March 19, 2010 at 6:45 pm (arch, commands, install, tips)

Bashrun in progress

So, I’ve been getting used to using the terminal/command line a lot more since moving to Arch. In the process, I’ve been trying to run programs from the terminal. I find it to be much quicker than looking for it in the menu and getting used to that helps me troubleshoot my friends computer much easier. The problem I’ve been running into with running a program from the terminal, is that you can’t close that terminal or the program will close as well. I stumbled across a solution to that problem.

It’s called Bashrun and can be installed from the main repos: $ sudo pacman -S bashrun. Be sure to also install the optional file it suggests. It will give bashrun more functionality. What it does essentially is pop up a little box in which you can run your programs/commands from. It will then hide in the background (it’s a very small process).

Simply run $ bashrun and a small box will appear, then type in a program/command and hit enter. It will then hide and the command/program will run. Very useful. Here are some basic commands for the program:

$ bashrun –hide #Will hide bashrun
$ bashrun –show #Will show bashrun
$ bashrun –restart #Restarts bashrun
$ bashrun –su (cmd) #Run the command as root [note: don’t add the parenthesis]

Edit: Apparently xdotool breaks bashrun in the last 2 release. The devs for xdotool are working on fixing the problem of bashrun not closing once run, as well as –toggle not working properly


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Torrent Client Change

March 11, 2010 at 10:29 am (arch, AUR, install, linux, packages, packer)

So, I ran into a problem earlier today. Deluge torrent client completely stopped working on me. I kept getting numerous python errors from it:

File "/usr/bin/deluge", line 8, in <module>
    load_entry_point('deluge==1.2.1', 'console_scripts', 'deluge')()
  File "/usr/lib/python2.6/site-packages/deluge/", line 121, in start_ui
    UI(options, args, options.args)
  File "/usr/lib/python2.6/site-packages/deluge/ui/", line 127, in __init__
    from deluge.ui.gtkui.gtkui import GtkUI
  File "/usr/lib/python2.6/site-packages/deluge/ui/gtkui/", line 1, in <module>
    from gtkui import start
  File "/usr/lib/python2.6/site-packages/deluge/ui/gtkui/", line 41, in <module>
    reactor = gtk2reactor.install()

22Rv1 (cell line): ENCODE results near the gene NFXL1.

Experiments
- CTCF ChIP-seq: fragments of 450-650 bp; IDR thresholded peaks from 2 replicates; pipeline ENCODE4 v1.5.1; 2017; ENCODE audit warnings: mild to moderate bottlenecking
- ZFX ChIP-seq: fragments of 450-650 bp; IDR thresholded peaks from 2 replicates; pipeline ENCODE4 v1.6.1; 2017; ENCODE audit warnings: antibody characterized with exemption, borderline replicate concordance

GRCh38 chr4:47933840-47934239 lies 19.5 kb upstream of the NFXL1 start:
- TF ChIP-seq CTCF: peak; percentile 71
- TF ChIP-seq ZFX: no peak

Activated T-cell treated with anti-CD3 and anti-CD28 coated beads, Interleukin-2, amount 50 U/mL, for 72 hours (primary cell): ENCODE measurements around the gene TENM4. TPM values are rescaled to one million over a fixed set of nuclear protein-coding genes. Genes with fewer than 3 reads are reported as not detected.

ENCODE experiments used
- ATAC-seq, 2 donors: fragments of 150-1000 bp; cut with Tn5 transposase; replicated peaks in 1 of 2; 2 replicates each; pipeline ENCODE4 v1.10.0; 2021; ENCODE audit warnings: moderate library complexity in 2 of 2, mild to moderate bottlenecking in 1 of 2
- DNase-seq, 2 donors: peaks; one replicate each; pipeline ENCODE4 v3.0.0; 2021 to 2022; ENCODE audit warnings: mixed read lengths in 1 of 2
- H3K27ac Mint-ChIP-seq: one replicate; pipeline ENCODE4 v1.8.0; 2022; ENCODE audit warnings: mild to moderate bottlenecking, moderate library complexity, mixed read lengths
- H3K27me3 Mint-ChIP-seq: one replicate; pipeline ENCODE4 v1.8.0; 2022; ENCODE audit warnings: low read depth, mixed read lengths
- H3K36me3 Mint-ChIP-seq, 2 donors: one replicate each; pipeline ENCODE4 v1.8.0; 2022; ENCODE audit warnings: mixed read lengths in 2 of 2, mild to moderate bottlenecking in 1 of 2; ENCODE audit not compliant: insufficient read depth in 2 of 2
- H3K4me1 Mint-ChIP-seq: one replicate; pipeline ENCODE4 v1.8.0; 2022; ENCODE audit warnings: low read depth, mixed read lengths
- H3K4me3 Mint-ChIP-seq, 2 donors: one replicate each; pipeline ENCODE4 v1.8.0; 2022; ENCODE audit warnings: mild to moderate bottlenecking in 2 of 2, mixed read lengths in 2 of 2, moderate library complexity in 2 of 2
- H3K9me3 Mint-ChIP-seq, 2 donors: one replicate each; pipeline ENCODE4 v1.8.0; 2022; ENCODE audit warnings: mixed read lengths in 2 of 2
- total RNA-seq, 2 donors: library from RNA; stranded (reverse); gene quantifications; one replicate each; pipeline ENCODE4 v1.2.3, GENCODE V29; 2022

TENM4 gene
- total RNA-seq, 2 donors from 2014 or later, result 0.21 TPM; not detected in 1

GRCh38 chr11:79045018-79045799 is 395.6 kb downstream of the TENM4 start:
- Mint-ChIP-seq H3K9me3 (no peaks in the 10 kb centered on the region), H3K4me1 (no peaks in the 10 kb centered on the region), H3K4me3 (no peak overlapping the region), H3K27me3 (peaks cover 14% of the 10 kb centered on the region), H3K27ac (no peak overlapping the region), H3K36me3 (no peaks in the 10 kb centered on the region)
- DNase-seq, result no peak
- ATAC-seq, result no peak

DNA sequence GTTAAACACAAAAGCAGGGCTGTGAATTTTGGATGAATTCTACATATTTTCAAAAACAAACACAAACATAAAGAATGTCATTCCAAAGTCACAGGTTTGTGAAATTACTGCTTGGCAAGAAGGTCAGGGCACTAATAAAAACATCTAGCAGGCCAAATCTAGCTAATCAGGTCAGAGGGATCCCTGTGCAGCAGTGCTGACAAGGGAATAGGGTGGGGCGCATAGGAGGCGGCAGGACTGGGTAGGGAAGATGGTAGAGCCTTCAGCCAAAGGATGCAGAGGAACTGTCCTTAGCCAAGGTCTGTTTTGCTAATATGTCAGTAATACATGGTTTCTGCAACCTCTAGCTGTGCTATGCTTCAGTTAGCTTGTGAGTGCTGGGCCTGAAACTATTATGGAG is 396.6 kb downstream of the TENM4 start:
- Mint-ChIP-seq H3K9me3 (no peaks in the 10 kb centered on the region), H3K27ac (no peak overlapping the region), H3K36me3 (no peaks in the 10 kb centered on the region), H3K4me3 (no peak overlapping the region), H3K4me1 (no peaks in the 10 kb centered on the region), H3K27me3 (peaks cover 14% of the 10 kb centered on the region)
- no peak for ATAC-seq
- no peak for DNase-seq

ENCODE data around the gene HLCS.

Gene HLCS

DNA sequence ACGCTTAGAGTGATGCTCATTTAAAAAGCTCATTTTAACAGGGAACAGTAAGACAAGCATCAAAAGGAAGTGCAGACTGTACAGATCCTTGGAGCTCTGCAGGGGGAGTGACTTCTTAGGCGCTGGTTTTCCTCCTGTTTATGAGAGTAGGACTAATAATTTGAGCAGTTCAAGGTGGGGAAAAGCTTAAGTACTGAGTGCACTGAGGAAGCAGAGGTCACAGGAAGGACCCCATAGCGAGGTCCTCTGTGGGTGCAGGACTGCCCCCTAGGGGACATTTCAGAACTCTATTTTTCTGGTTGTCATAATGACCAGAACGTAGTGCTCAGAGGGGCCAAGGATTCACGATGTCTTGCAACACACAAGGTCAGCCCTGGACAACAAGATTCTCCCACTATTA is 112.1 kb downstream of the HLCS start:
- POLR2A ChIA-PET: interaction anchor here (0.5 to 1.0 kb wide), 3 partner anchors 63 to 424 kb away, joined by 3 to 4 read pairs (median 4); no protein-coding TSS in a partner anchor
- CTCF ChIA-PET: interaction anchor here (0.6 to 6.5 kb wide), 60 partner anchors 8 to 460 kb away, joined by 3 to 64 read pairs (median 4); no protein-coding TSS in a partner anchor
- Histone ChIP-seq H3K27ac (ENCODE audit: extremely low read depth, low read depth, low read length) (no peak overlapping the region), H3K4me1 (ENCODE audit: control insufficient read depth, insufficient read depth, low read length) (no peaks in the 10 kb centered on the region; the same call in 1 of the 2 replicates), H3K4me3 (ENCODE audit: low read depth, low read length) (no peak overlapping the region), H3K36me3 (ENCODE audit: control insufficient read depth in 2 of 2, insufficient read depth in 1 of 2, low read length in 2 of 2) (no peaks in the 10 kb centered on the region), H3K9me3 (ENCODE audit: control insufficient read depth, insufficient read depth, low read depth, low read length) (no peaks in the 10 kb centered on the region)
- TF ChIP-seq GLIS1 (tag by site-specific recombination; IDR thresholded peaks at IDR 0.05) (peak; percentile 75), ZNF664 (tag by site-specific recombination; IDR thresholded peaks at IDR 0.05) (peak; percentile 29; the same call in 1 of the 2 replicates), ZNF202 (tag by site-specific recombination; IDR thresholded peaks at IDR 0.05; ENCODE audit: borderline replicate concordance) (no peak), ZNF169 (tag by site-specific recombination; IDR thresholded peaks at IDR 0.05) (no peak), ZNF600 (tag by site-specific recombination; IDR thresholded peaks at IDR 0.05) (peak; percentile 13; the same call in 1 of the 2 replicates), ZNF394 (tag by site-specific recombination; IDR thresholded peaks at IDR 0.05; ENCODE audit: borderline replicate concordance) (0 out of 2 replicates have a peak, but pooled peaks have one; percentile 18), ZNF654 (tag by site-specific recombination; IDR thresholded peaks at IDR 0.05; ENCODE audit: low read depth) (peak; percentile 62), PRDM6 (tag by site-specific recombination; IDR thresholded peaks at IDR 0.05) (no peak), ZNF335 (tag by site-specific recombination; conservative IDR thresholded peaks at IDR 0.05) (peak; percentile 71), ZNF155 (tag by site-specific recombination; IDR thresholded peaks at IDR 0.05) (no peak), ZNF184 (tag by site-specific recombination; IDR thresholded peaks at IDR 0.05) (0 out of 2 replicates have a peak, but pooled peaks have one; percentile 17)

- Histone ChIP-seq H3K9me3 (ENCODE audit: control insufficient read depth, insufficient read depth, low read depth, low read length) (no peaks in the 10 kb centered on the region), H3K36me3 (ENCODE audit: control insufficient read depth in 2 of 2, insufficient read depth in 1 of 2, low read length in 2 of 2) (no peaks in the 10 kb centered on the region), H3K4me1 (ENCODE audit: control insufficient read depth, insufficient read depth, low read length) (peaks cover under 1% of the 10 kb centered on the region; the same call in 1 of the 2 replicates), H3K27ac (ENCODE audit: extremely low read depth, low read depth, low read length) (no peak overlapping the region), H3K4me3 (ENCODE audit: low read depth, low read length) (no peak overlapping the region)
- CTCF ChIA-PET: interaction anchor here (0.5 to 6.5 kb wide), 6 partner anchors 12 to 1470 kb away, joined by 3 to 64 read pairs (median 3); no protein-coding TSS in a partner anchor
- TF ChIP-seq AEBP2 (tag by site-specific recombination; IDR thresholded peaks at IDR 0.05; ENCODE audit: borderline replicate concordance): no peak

AttributeError: 'module' object has no attribute 'install'

I’m not sure what exactly happened, but it just decided to stop working properly. I even tried reinstalling it by issuing a $ sudo pacman -S deluge and still didn’t work. I’ve always liked Deluge as a torrent client, yet I always tend to have problems with it. So today seemed like it would be a good chance to try an alternate torrent client.

I’ve seen Transmission on other Linux distros as a standard for a torrent client and I’ve never had problems with it, so I figured I’ve give it a shot again. I also figured I would try to look for something light weight as well, seeing as how I’ve been going for a fairly minimal install.  Seeing as how Deluge didn’t really fit into that category, I uninstalled it. Wow…what a major chunk of space I saved. Uninstalling it using $ sudo pacman -Rs deluge. It removed about 120 megabytes of space.

resolving dependencies...
looking for inter-conflicts...

Targets (1): transmission-gtk-1.91-1

Total Download Size:    0.84 MB
Total Installed Size:   2.37 MB

Yeah…major difference. So far, so good. It’s been fairly fast with _no_ errors that I can tell. I found Transmission from the AUR.

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My Openbox Switch

March 1, 2010 at 6:45 pm (install, openbox, packages, pacman, sudo, terminal, tips)

My Openbox Screenshot

So over the last few weeks, I’ve been debating on switching to openbox. I borked my sound the other day trying to use mpd and could only get login/logout sounds to work. I didn’t have sound from any movies/music or flash videos. I decided that was a good enough reason to switch. I spent the past 2 days messing around with various settings and programs and did one last fresh install today. I’ve got most things set up pretty much the way I like it (still have to mess with the menu and add a few more programs, but overall, I’m good).

I followed the Openbox Wiki and got a basic idea for programs to install and ways to set them up. I’ll list the programs I went with and I’ll post the themes/icons configuration files in another post.

The common codecs: Flash Player, Microsoft Fonts, and Java
$ sudo pacman -S flashplugin ttf-ms-fonts jre
Note: jre is optional (well, all of it is, but I rarely use java, so that can be excluded)

My Browser of Choice (at least temporarily): Firefox
$ sudo pacman -S firefox

A very basic, lightweight notepad/editor: Leafpad
$ sudo pacman -S leafpad

A Lightweight/Speedy File Manager: Thunar, with optional plug-ins
$ sudo pacman -S thunar thunar-volman thunar-thumbnailers ffmpegthumbnailer thunar-archive-plugin thunar-media-tags-plugin

Archiver of choice: XArchiver
$ sudo pacman -S xarchiver

Misc system information: Conky
$ sudo pacman -S conky

A Taskbar/System Tray: Tint2
$ sudo pacman -S tint2

Wallpaper Manager: Feh (Extremely Lightweight)